Library of Congress: Law Library Reading Room - The Library of Congress was established in 1800 essentially as a collection of law books. In 1832, Congress ordered that the 2,011 law books of the Library of Congress be separated from its general collection, and the Law Library of Congress was thereby established. Its mission is to provide research and legal information to the U.S. Congress as well as to U.S. Federal Courts and Executive Agencies, and to offer reference services to the public. To accomplish this mission, it has created the world's largest collection of law books and other legal resources from all countries, and provides access to digital legal information, online databases and guides to legal information worldwide.
Light & Dust Anthology of Poetry - Includes a number of complete books, many of them out of print, some published here for the first time. Since the site is an anthology rather than a zine, special emphasis is placed on presenting writers as fully as possible, by whatever means available. This site also includes visual poetry and other work presented in whole or in part in graphics files.
Literary Traveler - Dedicated to exploration of the literary imagination. Informative articles about writers, creative artists, and the places that they lived and traveled.
Litseen - The purpose of Litseen is to strengthen the San Francisco Bay Area literary community. It does this by creating and maintaining an extensive video archive of readings, publications, and other written and/or spoken word events, and by providing written coverage of the burgeoning literary community in San Francisco, with an up-to-date calendar of events, event reviews, interviews of local authors, book reviews, and more.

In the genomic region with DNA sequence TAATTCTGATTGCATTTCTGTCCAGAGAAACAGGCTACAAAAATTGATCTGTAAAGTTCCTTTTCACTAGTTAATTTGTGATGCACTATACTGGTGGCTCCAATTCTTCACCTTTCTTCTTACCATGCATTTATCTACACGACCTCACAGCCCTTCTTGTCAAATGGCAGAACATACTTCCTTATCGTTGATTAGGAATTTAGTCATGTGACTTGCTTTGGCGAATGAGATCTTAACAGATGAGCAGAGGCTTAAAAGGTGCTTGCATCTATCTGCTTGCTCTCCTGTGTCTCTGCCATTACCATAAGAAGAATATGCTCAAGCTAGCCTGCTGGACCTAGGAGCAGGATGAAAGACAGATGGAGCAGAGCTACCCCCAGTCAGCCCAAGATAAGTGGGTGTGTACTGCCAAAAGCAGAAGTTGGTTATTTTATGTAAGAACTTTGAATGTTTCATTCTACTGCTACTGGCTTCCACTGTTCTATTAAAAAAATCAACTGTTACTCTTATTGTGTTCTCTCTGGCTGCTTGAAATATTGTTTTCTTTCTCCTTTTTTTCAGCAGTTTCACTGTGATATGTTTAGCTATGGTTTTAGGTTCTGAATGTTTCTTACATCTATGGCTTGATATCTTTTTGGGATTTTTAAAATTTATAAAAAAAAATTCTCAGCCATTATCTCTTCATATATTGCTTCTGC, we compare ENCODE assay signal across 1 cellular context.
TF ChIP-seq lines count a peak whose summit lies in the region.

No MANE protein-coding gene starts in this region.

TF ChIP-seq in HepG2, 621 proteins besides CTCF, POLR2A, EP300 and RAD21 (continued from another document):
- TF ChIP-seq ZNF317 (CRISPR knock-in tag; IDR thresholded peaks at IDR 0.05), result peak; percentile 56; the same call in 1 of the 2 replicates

Longform - Recommends new and classic non-fiction from around the web.
Longreads - Dedicated to helping people find and share the best storytelling in the world, including both nonfiction and fiction.
Manuscript Reading Room - Library of Congress Manuscript Division's holdings of more than fifty million items in eleven thousand separate collections include some of the greatest manuscript treasures of American history and culture.
McClure's Magazine - An American illustrated monthly periodical popular at the turn of the 20th century (1893-1929). The magazine is credited with having started the tradition of muckraking journalism (investigative, watchdog or reform journalism), and helped shape the moral compass of the day. Also see Wikipedia.
Modern Painters I - Electronic edition of John Ruskin's Modern Painters I. The present edition includes 2,500 facsimile pages from the significant editions published in Ruskin's lifetime, a complete collation of varients (see textual notes), details about selections used in other publications, extensive information on the critical reception of Modern Painters I, over three hundred images of works of art, and over a quarter of a million words of annotations on a wide variety of topics.
Percy Anecdotes - The Percy Anecdotes here presented to the public is, as stated in the title-page, 'A verbatim Reprint of the original Edition,' commenced in 1820 and completed in 1823.
Performing Arts Reading Room - Administered by the Music Division of the Library of Congress whose holdings span more than eight hundred years of Western music history.